x Abu Dhabi, UAETuesday 16 January 2018

Calls for India's selectors to look past Tendulkar, Dravid and Laxman

Trailing 2-0 in the Test series in Australia, former players feel the urgent need to blood youngsters in the Indian cricket team.

Virender Sehwag, left, Sachin Tendulkar, centre, and Rahul Dravid have been India's best batsmen for over a decade.
Virender Sehwag, left, Sachin Tendulkar, centre, and Rahul Dravid have been India's best batsmen for over a decade.

Pressure mounted on India's ageing cricketers on Saturday after their dismal batting performances on tour in Australia, with former players calling for an injection of youth to the side.

India suffered their sixth successive overseas Test defeat, including four in England last year, when they lost to Australia by an innings and 68 runs in Sydney on Friday to go 2-0 down in the four-match series.

Fragile batting has cost the tourists dearly in both Tests despite the presence of prolific run-getters including Sachin Tendulkar, Rahul Dravid, VVS Laxman and Virender Sehwag in the squad.

The tourists managed 282, 169 and 191 in three of their four innings before making 400 on a Sydney featherbed on Friday.

"India is paying for a short-sighted selection policy over the last few years," Ian Chappell, the former Australia captain, wrote in the Hindustan Times.

"The batting line-up has been crying out for an injection of youth and perhaps six overseas losses in succession will convince the selectors of the error of their ways.

"Part of the art of batting is to learn from mistakes and the Indian batsmen, Tendulkar included, are paying for repeatedly falling into the same trap," he said.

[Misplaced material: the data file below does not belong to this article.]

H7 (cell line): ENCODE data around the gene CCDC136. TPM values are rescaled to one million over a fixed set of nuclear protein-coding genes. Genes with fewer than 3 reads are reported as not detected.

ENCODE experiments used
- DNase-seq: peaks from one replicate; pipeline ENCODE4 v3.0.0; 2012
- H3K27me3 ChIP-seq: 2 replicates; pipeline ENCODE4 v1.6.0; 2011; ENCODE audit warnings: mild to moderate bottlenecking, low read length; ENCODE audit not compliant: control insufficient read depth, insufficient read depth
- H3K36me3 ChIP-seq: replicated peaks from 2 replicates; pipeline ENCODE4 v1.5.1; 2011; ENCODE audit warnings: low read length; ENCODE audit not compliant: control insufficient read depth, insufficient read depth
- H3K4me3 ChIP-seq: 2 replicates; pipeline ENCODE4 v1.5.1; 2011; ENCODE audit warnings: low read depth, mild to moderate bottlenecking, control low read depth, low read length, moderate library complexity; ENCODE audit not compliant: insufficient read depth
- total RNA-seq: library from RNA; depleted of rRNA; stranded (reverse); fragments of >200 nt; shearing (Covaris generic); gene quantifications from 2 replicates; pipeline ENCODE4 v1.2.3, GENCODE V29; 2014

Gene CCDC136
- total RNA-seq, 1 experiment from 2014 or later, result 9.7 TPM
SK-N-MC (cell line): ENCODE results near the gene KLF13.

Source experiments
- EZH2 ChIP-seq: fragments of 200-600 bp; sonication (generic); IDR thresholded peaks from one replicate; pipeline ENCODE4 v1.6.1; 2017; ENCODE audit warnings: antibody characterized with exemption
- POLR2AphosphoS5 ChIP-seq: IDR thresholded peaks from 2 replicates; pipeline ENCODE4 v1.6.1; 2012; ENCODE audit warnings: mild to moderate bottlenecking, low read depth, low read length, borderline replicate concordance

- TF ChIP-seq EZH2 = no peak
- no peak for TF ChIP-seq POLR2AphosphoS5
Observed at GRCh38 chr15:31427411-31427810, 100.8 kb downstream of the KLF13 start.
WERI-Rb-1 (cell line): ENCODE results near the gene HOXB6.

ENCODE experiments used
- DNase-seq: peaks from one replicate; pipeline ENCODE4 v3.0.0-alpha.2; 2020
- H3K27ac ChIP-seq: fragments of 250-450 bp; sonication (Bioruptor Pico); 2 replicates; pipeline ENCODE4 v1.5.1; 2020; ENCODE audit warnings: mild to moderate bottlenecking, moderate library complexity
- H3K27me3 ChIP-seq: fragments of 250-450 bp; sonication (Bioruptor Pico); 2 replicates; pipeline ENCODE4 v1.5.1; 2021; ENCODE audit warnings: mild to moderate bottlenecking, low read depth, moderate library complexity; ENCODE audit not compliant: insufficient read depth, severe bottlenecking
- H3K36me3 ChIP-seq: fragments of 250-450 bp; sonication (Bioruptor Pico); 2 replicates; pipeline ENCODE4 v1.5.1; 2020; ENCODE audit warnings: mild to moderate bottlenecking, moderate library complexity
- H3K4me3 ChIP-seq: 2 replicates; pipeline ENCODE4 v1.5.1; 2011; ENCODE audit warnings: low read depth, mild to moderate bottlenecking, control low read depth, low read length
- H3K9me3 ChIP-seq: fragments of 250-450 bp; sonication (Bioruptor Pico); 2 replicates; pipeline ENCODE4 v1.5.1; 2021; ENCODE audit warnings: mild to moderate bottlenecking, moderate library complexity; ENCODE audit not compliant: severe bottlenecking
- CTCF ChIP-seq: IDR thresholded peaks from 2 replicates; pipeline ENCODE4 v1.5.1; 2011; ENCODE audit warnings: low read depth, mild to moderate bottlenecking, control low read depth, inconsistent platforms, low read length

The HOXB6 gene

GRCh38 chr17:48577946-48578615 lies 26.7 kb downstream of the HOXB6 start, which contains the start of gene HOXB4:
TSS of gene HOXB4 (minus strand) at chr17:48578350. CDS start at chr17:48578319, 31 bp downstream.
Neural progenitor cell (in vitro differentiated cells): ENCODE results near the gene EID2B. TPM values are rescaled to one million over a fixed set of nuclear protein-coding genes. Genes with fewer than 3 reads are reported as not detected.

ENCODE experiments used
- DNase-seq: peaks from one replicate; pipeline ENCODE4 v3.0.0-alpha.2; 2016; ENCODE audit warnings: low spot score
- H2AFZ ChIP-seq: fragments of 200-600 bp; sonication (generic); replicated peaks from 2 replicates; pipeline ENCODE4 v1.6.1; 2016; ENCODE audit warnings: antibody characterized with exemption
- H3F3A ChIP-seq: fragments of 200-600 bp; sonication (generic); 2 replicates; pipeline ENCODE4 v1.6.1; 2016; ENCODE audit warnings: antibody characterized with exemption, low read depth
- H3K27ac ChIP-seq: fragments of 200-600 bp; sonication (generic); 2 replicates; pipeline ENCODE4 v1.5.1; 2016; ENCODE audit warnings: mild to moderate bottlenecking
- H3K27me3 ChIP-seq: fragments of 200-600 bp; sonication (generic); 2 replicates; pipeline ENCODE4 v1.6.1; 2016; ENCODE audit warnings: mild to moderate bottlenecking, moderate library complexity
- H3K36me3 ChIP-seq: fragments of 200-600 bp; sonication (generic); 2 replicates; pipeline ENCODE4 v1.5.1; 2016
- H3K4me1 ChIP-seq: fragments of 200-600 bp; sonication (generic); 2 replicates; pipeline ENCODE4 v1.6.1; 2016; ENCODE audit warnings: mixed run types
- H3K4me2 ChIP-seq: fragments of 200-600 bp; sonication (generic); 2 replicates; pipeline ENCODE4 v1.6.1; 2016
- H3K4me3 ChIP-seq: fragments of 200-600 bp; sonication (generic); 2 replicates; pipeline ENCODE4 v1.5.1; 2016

Dravid and Tendulkar, the world's top two scorers in Test cricket, will soon be 39 while Laxman is 37.

"The selectors are now faced with making changes when the team is down, never the ideal time for blooding young players," Chappell wrote.

"Nevertheless, they have nothing to lose; the seniors are struggling to cope with a rampant Australian bowling attack and maybe a bit of youthful brashness will change India's fortunes."

Tendulkar, one ton away from an unprecedented 100th international century, has been India's best batsman in the series with 226 runs in two Tests, including an 80 on Friday.

Kapil Dev, the former India captain, said no one should take their place in the team for granted.

"A line-up may look brilliant on paper, but whether it's the best or not depends how it fares on the given day," Kapil told the Hindustan Times.

"Retirement is something a player should understand. But if you are not performing and the team isn't winning, your past laurels shouldn't help you retain a berth."

Another former captain, Dilip Vengsarkar, told the Times of India newspaper the "scary part" about Indian cricket was that "nobody knows how the turnaround will happen".

"The bitter truth is that we don't have new champion players who can take up the mantle," he said. "We might have left the best behind. The big batting guns have long covered up other shortcomings but they are nearing the end.

"The increased dependence on Tendulkar after more than two decades is a sign of poverty."

Meanwhile, former batting great Sunil Gavaskar lashed out at the players for skipping practice during the tour.

"Christmas is big in Australia and it's understandable for Australian players taking off after the first Test," he said on the NDTV news channel. "But what were our players doing? Why were not they doing practice? Have they gone there for sightseeing or play cricket?"

The third Test starts in Perth on Friday.